The young man in the info turned out to be able to speak Danish. He shows that when he hears, I tell the other two cyclists that I am a Dane. Have lived in Aalborg during his childhood. He is the first I have been able to speak in Danish.
|Can you find two small cyclists?|
On my way to Olafsvik. I always have the two in front of me. There is a nice distance between them, and I think she's the one at the back. When I finally get up just before Olafsvik, it turns out that it is him. We talk the rest of the way. When he finds it hard, he tries to bring his inner Nairo Quintana forward. (best known Colombian cyclist rider - participant in the Tour de France) In his deployment, Quintana started his cycling career by living up in the mountains and working to take potatoes up down the valley. He drove home with 50 kg of potatoes every day. Upwards - on an ordinary bike.
I decide to continue. There should be 32 km to a campsite on the southern side of Snæfellsnes. There are still some very beautiful and varied surroundings in which I drive. I get to the last town before the national park and there, just as I have to drive up on a lava field plateau, I meet Sara.
She turns out to be a Scot, so we have to reverse the situation in Europe, the United States and Scotland and Denmark, before we switch to the exchange of experiences.
Such breaks are worth gold, but if there are too many of them, so you will not get anywhere.
|This is where the trolls live, I guess. There's all kinds of superstition around Snæfellsnes||Mountain climbing - I don't have time for that|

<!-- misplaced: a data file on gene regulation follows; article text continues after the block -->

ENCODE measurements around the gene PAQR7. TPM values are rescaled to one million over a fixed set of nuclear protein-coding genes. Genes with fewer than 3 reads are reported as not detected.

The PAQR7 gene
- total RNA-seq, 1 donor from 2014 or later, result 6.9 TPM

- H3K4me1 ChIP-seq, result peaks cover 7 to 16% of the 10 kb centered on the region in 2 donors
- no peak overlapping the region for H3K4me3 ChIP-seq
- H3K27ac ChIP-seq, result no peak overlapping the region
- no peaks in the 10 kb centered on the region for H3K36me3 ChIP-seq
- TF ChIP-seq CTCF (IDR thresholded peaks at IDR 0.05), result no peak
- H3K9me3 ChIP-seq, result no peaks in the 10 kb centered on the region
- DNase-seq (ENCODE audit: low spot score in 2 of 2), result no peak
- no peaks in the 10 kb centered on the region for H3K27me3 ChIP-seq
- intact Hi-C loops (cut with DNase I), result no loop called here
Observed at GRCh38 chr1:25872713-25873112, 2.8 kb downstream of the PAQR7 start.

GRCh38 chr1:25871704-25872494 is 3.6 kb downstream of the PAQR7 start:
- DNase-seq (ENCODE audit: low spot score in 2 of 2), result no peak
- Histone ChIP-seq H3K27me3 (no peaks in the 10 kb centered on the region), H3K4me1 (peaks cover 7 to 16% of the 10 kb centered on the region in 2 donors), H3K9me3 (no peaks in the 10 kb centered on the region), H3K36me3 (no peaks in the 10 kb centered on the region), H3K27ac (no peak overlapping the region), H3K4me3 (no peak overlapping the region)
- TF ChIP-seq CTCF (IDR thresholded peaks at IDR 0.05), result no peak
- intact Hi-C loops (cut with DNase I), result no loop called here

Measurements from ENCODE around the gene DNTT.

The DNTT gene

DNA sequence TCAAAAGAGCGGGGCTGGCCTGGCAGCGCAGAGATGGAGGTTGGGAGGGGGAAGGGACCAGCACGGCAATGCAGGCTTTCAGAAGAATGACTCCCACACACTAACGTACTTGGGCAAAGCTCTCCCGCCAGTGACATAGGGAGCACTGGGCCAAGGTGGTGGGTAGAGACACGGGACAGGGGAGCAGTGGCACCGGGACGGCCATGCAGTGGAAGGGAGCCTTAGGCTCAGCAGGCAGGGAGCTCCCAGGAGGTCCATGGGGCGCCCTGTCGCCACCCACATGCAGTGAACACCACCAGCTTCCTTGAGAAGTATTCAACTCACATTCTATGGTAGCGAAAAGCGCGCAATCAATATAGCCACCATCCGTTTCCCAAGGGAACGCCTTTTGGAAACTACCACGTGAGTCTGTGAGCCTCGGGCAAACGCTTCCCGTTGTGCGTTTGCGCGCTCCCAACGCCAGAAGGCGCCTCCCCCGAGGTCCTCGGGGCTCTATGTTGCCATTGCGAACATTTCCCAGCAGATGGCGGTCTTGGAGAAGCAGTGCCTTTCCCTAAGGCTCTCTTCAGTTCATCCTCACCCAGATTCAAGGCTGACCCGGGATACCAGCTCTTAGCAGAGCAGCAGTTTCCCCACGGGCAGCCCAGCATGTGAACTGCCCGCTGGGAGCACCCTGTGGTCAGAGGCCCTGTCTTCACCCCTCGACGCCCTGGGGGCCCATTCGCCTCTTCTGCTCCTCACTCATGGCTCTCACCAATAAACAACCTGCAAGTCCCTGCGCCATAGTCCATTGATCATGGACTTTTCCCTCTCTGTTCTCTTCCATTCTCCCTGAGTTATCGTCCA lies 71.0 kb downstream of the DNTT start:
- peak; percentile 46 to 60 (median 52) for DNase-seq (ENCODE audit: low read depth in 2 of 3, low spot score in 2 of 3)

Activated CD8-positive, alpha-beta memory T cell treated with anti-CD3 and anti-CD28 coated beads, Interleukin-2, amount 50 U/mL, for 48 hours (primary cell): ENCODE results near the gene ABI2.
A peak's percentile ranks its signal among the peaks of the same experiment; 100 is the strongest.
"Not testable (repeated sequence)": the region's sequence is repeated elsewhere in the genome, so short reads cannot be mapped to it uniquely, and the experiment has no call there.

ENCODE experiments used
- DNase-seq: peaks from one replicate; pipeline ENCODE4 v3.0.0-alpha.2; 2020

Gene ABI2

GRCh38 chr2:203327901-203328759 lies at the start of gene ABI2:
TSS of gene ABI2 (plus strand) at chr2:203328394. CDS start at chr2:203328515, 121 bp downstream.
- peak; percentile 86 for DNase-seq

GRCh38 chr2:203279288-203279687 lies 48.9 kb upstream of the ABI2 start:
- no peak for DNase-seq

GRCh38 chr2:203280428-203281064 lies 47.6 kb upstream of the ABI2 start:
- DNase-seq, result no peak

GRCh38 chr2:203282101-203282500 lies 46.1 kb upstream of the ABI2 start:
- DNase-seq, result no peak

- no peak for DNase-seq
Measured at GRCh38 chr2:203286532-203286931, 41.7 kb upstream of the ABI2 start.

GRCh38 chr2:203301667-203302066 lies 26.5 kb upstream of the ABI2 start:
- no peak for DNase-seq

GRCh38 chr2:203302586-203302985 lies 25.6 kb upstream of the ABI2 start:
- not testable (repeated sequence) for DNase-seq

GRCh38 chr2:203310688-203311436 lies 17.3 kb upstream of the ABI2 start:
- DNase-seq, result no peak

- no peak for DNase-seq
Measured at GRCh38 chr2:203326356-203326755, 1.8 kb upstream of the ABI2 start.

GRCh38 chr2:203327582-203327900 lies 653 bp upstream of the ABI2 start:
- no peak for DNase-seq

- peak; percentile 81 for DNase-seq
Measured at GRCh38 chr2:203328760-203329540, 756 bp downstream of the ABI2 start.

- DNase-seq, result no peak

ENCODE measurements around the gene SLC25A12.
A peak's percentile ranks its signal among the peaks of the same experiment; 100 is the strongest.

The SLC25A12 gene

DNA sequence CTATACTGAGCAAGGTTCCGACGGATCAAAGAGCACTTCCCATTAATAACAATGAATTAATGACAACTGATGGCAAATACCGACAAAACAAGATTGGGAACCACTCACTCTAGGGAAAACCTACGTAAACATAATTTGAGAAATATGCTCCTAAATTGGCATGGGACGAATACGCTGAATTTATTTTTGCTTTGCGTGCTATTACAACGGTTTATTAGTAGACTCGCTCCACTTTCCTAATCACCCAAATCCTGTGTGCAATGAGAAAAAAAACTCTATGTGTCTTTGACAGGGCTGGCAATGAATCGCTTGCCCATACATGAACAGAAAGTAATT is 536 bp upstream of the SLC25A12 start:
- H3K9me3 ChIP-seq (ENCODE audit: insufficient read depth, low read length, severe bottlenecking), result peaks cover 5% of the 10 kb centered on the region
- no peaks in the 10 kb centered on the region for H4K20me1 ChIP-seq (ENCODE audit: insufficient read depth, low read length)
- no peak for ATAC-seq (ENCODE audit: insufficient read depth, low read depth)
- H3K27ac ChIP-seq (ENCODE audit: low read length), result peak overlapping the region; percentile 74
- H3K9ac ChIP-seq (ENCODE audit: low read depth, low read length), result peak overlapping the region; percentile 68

The entire west tip of the peninsula is relatively flat with a blend of North Sea landscape and lava fields. I think I'll arrive when the counter is 112 km, but in the 90's it starts to rain. And from the fact that the climbs were weak and long, there are now ragging ramps from lava field to lava field.
|The landscape keeps changing||The closest I got to see the glacier|
I've been done for long. Although it has been a quiet day, 100 km is not everyday. It was 17 when I left Olafsvik, now it is 21.
Every time there is a climb, I think it must be the final one. Is it doubt whether the distance holds, or if I'm wrong? But FINALLY, just as the counter is reaching the 112km, I get up a climb and can look down at Arnarstapi - and down it goes.
The place is completely out of the hemp. There is nothing but cold water and it is at the same time the most expensive I have yet met 2,000 kr. I know from a Pole I talk to and who stays there because he has a hurting knee. Otherwise he certainly had gone on.
I find the camp site guard who is a portuguese who serves for the studies here. I get him to give me 500 in discount because I'm a senior. There's nothing like that, but if I do not tell anyone ...
It is midnight when I have eaten dinner and ready to go to sleep. The Pole has told of the last site he slept on - he drives the other way around - it must be the one I'm heading for tomorrow? There are unfortunately 75km - which should be done before 1pm where the wind really grabs ....